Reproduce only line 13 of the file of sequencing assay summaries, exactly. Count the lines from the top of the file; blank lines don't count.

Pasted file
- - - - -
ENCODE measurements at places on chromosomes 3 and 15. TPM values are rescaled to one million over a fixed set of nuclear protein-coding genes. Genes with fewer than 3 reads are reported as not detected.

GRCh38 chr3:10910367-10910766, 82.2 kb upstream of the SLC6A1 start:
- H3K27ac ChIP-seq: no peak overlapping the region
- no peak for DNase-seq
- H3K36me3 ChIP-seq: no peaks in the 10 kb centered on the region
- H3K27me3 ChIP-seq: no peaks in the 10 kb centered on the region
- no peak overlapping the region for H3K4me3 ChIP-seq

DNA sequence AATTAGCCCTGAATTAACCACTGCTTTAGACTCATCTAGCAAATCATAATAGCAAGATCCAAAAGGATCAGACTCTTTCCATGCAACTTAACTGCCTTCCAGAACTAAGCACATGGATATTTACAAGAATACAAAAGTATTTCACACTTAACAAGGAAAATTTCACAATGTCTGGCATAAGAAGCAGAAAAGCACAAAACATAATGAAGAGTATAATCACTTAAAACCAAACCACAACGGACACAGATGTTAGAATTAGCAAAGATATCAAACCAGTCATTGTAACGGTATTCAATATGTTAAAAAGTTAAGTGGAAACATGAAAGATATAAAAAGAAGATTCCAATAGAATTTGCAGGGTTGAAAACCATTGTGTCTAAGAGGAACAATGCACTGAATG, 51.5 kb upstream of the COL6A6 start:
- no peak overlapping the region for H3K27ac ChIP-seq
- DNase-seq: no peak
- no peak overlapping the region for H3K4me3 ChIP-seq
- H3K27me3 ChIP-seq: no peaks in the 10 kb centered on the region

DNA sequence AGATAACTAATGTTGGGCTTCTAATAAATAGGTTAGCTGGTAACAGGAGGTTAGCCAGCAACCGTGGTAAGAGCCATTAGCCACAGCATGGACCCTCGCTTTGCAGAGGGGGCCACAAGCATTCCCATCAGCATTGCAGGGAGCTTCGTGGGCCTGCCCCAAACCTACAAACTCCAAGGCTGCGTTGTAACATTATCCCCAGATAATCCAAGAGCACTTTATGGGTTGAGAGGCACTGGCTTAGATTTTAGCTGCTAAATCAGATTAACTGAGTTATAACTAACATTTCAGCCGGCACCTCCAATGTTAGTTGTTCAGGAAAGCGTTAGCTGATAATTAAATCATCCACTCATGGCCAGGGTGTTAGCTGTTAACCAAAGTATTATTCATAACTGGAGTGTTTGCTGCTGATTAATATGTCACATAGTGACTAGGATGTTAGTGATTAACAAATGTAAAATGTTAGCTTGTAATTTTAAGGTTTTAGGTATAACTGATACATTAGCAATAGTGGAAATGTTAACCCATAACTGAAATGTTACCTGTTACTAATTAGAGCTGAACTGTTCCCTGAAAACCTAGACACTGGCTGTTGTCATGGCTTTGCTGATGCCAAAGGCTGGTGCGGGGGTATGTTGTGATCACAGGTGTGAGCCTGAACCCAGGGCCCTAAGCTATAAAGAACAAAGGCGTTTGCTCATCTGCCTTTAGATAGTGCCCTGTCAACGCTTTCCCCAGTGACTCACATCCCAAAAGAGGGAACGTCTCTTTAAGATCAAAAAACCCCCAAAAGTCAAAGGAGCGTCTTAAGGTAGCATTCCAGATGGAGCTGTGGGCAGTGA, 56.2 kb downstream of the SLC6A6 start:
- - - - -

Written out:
DNA sequence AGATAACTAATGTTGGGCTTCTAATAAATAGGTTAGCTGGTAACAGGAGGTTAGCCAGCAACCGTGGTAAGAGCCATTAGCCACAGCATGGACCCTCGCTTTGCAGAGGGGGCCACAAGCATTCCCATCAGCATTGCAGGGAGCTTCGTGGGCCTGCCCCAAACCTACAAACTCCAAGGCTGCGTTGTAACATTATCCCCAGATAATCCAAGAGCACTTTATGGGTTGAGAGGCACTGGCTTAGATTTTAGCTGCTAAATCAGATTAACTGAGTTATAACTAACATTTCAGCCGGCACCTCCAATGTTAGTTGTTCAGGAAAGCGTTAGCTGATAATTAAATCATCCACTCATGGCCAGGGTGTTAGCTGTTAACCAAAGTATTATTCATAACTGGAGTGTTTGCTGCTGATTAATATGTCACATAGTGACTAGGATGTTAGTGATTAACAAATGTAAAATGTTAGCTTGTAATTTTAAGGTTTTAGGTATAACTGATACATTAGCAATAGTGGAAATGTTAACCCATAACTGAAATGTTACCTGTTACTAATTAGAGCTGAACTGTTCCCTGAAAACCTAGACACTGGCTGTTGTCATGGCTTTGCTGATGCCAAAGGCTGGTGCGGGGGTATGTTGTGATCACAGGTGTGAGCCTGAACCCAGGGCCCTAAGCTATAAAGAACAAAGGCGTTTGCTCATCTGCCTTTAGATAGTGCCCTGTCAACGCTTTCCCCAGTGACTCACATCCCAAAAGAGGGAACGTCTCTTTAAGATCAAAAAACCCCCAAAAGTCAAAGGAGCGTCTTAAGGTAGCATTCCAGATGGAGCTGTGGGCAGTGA, 56.2 kb downstream of the SLC6A6 start: